What to make of Jamie Rubin's blithe Farewell to the Age of the Treaty?
In an op-ed yesterday Rubin, a State Department spokesperson back when Madeleine Albright was Secretary of State, posited that treaties aren't "even worth the trouble anymore."
The "trouble," it appears, is not with international agreements themselves. Troublesome, rather, is securing 2/3 consent of the Senate, a constitutional sine qua non for U.S. ratification of a treaty. The requirement's now bedeviling President Barack Obama's bid for ratification, detailed here, of the U.S.-Russia New Start disarmament treaty. (prior posts) (credit for White House photo of April 2010 signing)
"'Fortunately, there is an alternative,'" Rubin breezed. He argued that statutes, which pass upon simple majorities of both houses of Congress, usually "will work just fine."
Even putting aside the glib assertion that "the international system has most of the rules it needs," Rubin's argument falters on a number of points:
► History: The op-ed's ahistorical in its implication that this is a new problem. Presidential struggles to clear the 2/3 Senate hurdle are "nothing new," as our Opinio Juris colleague Duncan Hollis pointed out. Failure to secure approval dates at least to President Woodrow Wilson, and the Senate's rejections of the Versailles Treaty (right) and the League of Nations Covenant, in 1919 and again in 1920 -- years surely within the putative "Age of Treaties." Rubin himself no doubt recalls President Bill Clinton's CTBT debacle back in 1999.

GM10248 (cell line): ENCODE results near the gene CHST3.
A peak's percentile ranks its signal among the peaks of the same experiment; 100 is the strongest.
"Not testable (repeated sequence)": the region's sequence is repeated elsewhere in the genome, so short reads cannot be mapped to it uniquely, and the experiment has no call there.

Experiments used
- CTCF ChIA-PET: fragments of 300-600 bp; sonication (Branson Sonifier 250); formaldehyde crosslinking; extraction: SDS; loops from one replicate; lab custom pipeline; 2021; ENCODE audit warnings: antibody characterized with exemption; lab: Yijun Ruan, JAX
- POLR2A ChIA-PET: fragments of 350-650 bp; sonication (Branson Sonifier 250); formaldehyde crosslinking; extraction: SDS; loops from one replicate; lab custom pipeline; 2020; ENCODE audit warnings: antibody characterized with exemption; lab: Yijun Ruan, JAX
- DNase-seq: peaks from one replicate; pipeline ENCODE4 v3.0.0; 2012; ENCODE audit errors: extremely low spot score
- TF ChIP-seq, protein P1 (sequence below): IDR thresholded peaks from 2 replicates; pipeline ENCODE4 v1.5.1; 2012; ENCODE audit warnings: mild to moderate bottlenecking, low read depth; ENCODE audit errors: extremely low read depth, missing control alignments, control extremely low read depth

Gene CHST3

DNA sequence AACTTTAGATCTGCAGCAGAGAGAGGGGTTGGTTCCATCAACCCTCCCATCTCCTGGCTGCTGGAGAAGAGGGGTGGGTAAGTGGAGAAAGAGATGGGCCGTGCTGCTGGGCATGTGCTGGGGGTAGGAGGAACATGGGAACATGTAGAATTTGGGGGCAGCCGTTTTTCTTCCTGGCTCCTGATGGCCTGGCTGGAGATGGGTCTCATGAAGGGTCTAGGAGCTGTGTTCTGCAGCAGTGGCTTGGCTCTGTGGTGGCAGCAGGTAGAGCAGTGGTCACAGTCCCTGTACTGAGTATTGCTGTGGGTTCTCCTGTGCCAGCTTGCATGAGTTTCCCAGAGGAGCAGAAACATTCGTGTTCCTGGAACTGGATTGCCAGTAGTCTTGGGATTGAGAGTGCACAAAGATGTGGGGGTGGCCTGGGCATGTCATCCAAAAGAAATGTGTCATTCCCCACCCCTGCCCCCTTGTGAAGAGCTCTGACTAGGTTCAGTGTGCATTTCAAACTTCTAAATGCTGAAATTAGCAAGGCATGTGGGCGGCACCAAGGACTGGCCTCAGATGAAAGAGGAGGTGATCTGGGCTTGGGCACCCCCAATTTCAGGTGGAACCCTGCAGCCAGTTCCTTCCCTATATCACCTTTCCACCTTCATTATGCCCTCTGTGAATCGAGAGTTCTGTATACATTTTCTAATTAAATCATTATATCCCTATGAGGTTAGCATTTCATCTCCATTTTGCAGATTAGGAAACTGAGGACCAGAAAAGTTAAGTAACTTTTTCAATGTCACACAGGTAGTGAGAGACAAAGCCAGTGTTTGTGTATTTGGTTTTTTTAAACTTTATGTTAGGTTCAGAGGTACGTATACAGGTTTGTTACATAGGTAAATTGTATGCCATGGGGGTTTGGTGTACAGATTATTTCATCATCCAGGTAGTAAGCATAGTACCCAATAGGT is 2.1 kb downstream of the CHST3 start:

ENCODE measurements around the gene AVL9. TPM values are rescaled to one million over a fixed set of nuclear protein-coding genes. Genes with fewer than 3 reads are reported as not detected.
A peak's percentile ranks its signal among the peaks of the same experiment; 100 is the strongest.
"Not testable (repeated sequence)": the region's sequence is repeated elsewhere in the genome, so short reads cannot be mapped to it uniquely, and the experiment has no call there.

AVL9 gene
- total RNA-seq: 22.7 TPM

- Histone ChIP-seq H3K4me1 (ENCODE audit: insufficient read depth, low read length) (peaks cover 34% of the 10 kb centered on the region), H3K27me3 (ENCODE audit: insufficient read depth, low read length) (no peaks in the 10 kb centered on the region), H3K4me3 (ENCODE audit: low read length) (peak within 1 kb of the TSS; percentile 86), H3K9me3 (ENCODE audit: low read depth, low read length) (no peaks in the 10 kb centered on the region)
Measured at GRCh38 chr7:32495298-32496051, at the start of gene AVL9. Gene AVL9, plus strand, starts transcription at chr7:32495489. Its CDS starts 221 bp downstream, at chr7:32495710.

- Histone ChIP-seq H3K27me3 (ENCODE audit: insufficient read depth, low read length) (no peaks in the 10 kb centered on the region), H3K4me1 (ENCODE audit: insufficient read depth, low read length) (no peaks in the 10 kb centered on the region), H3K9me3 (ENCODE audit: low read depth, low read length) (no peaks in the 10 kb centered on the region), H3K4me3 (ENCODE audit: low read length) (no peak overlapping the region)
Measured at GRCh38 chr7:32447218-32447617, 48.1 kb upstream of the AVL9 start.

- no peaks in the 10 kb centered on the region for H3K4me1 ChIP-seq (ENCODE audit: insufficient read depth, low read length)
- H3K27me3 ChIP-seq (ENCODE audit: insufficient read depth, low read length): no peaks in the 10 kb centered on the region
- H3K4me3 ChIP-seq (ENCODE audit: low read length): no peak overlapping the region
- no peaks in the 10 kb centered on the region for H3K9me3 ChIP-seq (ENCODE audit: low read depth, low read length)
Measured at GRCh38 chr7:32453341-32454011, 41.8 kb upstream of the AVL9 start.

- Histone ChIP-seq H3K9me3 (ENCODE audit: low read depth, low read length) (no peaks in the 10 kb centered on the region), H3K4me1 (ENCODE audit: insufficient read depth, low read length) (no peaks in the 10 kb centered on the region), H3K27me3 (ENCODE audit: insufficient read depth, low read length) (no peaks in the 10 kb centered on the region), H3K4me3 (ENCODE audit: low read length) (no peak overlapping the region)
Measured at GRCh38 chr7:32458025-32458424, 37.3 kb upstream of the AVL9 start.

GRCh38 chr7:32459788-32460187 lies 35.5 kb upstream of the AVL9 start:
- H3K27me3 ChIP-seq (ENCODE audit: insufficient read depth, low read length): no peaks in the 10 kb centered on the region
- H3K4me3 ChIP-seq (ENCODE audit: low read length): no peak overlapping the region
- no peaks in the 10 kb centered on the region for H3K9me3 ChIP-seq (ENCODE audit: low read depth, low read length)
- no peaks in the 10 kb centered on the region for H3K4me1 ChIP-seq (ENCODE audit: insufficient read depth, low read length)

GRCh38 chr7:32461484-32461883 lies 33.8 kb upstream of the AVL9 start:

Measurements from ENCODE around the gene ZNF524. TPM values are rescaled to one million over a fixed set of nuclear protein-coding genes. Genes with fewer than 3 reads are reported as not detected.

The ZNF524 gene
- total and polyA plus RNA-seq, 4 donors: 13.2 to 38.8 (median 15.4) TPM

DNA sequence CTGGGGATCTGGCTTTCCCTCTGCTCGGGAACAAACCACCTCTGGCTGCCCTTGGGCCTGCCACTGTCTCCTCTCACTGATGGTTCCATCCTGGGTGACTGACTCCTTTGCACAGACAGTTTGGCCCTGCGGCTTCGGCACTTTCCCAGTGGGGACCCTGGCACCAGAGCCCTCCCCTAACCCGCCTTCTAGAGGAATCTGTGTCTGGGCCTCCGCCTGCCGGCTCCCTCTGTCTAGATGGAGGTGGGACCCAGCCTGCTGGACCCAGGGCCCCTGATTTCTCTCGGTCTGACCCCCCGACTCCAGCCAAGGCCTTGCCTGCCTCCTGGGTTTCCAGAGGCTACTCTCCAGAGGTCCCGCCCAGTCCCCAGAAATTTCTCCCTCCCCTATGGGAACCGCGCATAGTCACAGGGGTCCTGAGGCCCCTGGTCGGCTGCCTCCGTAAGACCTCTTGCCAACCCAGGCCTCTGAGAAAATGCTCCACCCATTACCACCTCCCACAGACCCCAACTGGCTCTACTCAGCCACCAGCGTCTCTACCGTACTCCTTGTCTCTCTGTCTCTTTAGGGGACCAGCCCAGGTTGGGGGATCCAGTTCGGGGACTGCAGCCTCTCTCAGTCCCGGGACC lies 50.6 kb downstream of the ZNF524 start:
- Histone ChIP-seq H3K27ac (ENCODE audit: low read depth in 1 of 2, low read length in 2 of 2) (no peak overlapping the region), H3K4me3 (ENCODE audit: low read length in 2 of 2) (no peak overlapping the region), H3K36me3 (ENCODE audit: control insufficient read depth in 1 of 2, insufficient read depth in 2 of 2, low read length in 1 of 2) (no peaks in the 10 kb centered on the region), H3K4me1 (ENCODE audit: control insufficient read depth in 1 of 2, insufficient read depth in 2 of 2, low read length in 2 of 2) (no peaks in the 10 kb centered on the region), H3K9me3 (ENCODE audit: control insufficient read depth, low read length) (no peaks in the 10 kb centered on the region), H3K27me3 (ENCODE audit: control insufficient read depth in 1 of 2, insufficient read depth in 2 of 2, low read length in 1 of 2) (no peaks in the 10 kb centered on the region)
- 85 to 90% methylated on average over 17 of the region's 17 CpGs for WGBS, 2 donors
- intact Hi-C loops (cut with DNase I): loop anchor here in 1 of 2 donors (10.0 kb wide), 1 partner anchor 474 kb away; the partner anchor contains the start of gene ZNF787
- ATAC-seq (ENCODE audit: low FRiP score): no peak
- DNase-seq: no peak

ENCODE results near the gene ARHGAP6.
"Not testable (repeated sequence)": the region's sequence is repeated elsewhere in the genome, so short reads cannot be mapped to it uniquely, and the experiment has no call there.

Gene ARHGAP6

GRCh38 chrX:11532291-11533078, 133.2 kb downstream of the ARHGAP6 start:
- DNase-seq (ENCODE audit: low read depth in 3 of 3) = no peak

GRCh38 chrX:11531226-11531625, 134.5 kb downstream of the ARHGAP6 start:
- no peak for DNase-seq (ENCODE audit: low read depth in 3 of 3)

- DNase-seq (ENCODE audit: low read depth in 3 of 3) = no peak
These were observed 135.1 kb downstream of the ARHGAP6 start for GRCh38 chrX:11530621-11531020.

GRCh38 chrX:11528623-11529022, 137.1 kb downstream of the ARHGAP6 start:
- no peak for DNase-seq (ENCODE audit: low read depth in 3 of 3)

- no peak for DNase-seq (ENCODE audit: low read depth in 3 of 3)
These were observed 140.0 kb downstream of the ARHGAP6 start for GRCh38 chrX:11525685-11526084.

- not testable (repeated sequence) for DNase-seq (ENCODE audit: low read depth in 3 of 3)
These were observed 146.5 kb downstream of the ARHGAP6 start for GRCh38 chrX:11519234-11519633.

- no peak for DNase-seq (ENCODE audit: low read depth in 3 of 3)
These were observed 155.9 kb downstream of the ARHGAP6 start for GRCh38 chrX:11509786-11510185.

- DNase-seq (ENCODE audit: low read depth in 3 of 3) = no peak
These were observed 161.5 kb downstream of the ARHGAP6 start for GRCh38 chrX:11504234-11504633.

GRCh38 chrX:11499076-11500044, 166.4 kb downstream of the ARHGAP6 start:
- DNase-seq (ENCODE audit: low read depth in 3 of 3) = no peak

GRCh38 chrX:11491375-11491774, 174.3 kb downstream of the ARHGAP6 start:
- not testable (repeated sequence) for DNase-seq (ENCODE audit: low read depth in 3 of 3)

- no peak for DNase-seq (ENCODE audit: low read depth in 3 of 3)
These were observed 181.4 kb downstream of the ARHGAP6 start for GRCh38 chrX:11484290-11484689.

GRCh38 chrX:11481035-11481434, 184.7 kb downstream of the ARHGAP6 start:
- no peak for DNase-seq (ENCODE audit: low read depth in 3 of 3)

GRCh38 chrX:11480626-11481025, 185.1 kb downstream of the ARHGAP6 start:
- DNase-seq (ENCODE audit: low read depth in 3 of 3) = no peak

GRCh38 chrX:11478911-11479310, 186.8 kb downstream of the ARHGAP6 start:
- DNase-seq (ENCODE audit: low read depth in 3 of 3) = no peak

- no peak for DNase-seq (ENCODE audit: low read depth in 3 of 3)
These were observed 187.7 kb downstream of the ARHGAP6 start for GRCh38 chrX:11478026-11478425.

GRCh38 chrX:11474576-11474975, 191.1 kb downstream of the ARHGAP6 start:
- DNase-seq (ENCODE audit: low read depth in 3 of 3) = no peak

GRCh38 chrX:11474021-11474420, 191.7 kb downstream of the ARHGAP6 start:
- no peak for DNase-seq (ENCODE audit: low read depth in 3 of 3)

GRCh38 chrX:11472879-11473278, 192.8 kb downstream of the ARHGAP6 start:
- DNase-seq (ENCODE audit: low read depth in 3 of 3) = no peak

► Politics: Also implicit is an assumption that congressional majorities easily may be obtained. Rubin points to legislative efforts on climate change as an example of his position "already being used." He pretermits, however, that these efforts have yet to bear statutory fruit. Given that the New Year will inaugurate a House of Representatives with a heavy GOP lean, getting Congress to okay internationally aimed reforms would seem far from simple.
► International Relations: Rubin's solution seems unlikely to give U.S. status abroad the hefty boost he suggests. Statutes and treaties are quite different legal animals. A statute may be altered, even repealed, at any time. Preferring the legislative path thus adds instability to the United States' foreign relations. What's more, a statute is the unilateral enactment of a single sovereign. In contrast, a treaty embodies that sovereign's consent not just to act, but to do so out of an international obligation. Treaties represent a deeper level of commitment, a promise to pursue global cooperation even if domestic political winds shift. Opting always for the U.S. statutory fix, at a time when other countries are urged to join treaty regimes, seems unlikely to ease what Rubin rightly calls "international frustration with American leadership."
Hard to see the op-ed's effort -- in essence, to put a brave face on an inferior option -- as much more than advance spin should New Start founder in the Senate.